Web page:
With the Marshall Islands swell on its way, the two packed quickly, stuffing surf trunks, T-shirts, sunscreen, and a first-aid kit into their backpacks and selecting a quiver of boards (two for Johnson, four for Slater). The next morning, they jumped in a plane to a South Pacific island they would prefer not to name. From there, they chartered a plane to another unnamed island, and boarded a boat, which took them to a modest fishing and diving resort owned by one of Slater’s friends. The resort was occupied by a group of kiteboarders, so Slater and Johnson stayed on a small powerboat anchored just offshore. As night fell, they passed Johnson’s cigar-box ukulele back and forth and caught up on life, reveling in how removed they felt. “Not many places in the world are that far from a main landmass,” Slater says. “You feel so small out in the big ocean.”
The next morning, Slater and Johnson paddled out to find the gaping barrels they’d hoped for, some of them three times overhead. Unfortunately, a stiff onshore wind had rendered the waves almost impossible to ride, in some cases dangerously so. Slater’s heart sank. Had his prediction been wrong?
Then a squall blew through and the choppy water turned to glass. When the wind kicked up again, it was blowing offshore. The perfect conditions had materialized after all. Astonished, the two friends started catching as many waves as they could. “We didn’t know if it would last for a few minutes, but it lasted for seven hours,” says Johnson, who compared the waves with his beloved Backdoor Pipeline, only longer. To Slater, it evoked Australia’s Kirra Beach, except with clearer water — “probably the best visibility you’ll ever see,” he says.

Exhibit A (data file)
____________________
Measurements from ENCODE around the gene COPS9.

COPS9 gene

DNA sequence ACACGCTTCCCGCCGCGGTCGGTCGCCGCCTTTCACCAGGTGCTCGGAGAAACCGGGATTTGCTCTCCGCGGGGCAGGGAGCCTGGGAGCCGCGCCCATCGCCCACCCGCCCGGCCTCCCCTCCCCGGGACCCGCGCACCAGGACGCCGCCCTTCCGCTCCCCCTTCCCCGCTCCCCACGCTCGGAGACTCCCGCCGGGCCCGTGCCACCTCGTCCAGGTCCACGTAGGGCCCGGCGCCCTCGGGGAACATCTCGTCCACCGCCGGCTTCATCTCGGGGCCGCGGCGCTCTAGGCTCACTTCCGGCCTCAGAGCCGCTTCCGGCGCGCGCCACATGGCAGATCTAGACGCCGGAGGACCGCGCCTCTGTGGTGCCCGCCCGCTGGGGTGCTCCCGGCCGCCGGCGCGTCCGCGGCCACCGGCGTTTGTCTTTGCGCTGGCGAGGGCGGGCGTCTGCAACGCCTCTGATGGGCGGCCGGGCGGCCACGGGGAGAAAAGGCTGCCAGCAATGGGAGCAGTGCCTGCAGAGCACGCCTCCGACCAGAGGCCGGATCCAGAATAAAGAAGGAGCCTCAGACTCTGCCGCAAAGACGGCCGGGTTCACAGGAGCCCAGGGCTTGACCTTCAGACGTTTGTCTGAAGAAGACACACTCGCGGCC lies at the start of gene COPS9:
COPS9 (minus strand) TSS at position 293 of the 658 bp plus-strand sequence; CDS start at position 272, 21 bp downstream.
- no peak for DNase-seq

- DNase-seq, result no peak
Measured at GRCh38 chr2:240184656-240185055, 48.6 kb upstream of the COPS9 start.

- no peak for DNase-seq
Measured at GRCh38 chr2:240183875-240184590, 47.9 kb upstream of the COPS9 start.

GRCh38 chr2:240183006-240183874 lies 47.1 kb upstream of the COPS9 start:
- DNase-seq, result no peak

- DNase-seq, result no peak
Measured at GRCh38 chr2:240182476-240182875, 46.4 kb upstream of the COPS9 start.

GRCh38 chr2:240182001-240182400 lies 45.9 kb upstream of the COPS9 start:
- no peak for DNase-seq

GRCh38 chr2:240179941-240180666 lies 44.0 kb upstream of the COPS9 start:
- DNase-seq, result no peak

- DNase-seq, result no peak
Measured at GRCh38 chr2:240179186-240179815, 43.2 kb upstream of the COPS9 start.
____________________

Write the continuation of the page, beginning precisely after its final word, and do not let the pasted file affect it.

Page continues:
The duo traded turquoise tunnels for much of the day, until Johnson pulled into a tube as big as a train and never made it out. His hip slammed the reef so hard that his first thought, as he flailed beneath the froth, was, “Am I paralyzed?” When Johnson surfaced, his leg was throbbing. He managed to paddle to a dinghy where photographer Todd Glaser was shooting. Then he collapsed on the boat, sure his day was over. He watched Slater pull into cavern after cavern, bummed that he couldn’t join him.
Slater was nearly as disappointed. Surfing with his friend, he says, helps him let go of the pressures of life on the pro circuit and instead tap into the enthusiasm he felt all those decades ago when he and Johnson would spend hours in the water for the pure joy of it. “He gives me a clean perspective about enjoying time in the water and riding waves for just what it is,” Slater says.
Soon, Johnson was hoarse from hooting for his friend and more than a little bit concerned about the purple mess his thigh would become. But he felt the moment tugging at him. The following day, he would fly home, just in time for the gig at his nonprofit, returning to a life of responsibility and schedules, with a six-month tour looming. After an hour of watching, he couldn’t help himself. “I’d peek over the railing and watch Kelly get completely barreled across this reef, and my leg would hurt a little less,” he says. “Then I’d watch him catch another one, and my leg would hurt a little less. Then it still hurt, but I stood up and tried to put weight on it. I didn’t think I could, but then he got really barreled again — the best one I’d seen. All of a sudden I was, like, the waves are perfect, there’s nobody out, I gotta do this.”
Johnson jumped in and surfed for two more hours, swapping waves and smiles with his friend of nearly 30 years, neither of them wanting it to end. “The next day, I could barely walk,” says Johnson. “But it was one of the most memorable sessions of my life.”